Malik Chaoui also mentioned other activities of the GTPCA:

  1. Six training workshops that were organized to strengthen the capacities and skills of cultural actors;
  2. The next Forum on Culture, which will make it possible to make a precise assessment of the Algerian cultural sector and will give rise to a report by the GTPCA;
  3. The creation of a cultural map of Algeria (www.culturemap-dz.org) launched in 2015 to identify the places, links and resources available, promote local talents, enable networking of actors and facilitate their mobility. The database of this platform is continuously updated and each person can register and share information freely.

Malik Chaoui then spoke about the cultural context in Algeria. The culture budget fell by 8% between 2017 and 2018, from the equivalent of $145 million in 2017 to $132.7 million in 2018. The sector has lost 70% of its public funding in recent years. The 2005 Convention was not ratified until 2015. Since February 2019, the country has experienced major demonstrations against corruption. There is a real call for cultural renewal and a willingness to have a new cultural policy.

Presentation by Mr Chaoui (in French)

  • Daves Guzha, President of Arterial Network, presented Arterial’s experience with the African Union and the case of the African Continental Free Trade Agreement.

An Action Plan on Cultural and Creative Industries in Africa was adopted in Dakar in 1992 and updated in 2008. In October 2018, Arterial Network was approached by the African Union to update this action plan for the creative industries. The objective is to align this action plan with the challenges of the 21st century (copyright, digital issues, etc.). This plan is supposed to be a roadmap for civil society, but Daves Guzha found that of all the organizations present at the Congress, only two have heard of its existence. In January 2019, many requests were sent to individual African countries for data; most countries provided these data but others never responded. This roadmap will define priorities for the next ten years and Daves Guzha deplored the lack of response from some countries. From November 6 to 9, 2019, the Arterial Network team will meet to finalize this action plan. The document will then be shared with all governments and submitted for adoption in February 2020, at the 13th session of the Intergovernmental Committee for the Protection and Promotion of the Diversity of Cultural Expressions. Daves Guzha explained that this plan was developed by cultural professionals who conducted a broad analysis. He welcomed the fact that, for the first time, Arterial Network had succeeded in establishing a link between civil society and the African Union.

Daves Guzha then spoke about the African Continental Free Trade Agreement (AfCFTA) that was negotiated by the African Union. It entered into force in May 2019 and defines the African Continental Free Trade Area. Two months ago, artists and creators met in Kigali. There is a willingness on the part of some groups to accelerate the implementation of the agreement in relation to the technology and creativity sectors. Arterial Network will launch a call in the coming weeks to analyse the trade agreement. In each region (five in total) an expert will examine the clauses of the agreement and the issues it raises. When asked about the cultural exemption clauses and the scope of the agreement on the diversity of cultural expressions, Daves Guzha said he would share information and contextualization with the IFCCD secretariat.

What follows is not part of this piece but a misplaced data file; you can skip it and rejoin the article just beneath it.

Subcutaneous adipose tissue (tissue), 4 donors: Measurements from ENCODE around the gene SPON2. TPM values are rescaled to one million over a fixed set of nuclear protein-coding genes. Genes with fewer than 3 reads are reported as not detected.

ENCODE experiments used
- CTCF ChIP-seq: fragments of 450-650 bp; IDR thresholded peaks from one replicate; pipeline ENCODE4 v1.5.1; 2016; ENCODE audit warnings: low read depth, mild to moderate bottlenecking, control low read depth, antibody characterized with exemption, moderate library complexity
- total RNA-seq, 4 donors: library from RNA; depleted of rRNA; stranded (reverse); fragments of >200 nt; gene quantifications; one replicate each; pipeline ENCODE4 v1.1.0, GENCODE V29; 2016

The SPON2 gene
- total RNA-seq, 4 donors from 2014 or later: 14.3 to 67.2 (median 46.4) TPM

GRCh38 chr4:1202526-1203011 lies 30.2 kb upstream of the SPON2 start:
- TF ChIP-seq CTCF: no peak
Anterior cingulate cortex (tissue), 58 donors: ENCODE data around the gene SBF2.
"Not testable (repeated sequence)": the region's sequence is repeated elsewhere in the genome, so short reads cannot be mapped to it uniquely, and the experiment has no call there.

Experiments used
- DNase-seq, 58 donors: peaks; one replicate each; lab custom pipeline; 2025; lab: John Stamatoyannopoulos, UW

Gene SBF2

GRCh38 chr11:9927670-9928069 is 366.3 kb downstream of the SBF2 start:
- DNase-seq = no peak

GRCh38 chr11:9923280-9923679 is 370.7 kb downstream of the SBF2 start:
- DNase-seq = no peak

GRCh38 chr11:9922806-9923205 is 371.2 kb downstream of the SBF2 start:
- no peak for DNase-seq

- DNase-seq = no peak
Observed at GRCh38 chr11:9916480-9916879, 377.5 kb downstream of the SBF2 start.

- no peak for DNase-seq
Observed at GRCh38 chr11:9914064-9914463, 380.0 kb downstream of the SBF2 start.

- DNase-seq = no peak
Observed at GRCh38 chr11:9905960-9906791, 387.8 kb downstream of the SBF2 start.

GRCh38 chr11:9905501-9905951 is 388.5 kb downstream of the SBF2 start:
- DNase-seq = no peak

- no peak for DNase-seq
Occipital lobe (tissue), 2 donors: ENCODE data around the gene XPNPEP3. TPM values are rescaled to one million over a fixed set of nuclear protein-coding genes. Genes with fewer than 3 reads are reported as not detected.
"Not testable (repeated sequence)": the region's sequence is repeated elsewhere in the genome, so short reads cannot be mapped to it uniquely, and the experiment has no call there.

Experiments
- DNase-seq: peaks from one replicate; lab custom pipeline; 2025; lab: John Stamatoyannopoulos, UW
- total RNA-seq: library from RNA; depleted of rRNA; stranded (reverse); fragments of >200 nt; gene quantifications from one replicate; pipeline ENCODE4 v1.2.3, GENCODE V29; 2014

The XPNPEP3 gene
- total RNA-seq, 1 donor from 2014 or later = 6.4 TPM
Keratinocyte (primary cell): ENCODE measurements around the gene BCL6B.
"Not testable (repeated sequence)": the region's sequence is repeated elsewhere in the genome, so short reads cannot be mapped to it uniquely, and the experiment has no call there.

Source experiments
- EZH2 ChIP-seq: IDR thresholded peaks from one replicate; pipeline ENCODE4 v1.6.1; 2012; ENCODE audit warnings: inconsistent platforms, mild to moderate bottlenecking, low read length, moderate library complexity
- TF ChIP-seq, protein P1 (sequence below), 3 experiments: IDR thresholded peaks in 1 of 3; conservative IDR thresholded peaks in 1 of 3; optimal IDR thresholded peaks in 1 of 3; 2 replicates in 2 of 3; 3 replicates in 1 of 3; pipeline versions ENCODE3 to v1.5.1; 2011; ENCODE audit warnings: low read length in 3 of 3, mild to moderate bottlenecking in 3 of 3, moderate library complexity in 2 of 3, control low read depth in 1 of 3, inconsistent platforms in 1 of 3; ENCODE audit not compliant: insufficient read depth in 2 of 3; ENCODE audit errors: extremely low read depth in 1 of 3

Arterial Network is also working with the African Union on Africa Day on May 20. Several artists will be invited by Arterial and the African Union on this occasion. Daves Guzha also presented Artwatch Africa, another Arterial Network project that will be launched on November 25, 2019. This is a new approach that aims to encourage dialogue between artists and with those who develop cultural policies.

 

With the support of the International Organisation of La Francophonie, the Union Économique et Monétaire Ouest Africaine (UEMOA), the Togolese Coalition for Cultural Diversity, the French Coalition for Cultural Diversity, the Coalition for the Diversity of Cultural Expressions (Canada), the Austrian Coalition for Cultural Diversity, the Government of Togo, the Government of Canada, the Government of Quebec, the National Commission of the Francophonie in Togo.

 

Civil society participation in public policy development

Article
IFCCD
21 November 2019
Civil society, Cultural policies
Photo : Malik Chaoui (GTPCA), Beat Santschi (IFCCD), Daves Guzha (Arterial Network), Josh Nyapimbi (Nhimbe Trust), Mohamed Diakité (Malian Coalition for Cultural Diversity), Annie Ngo Njock Njock (CODEC)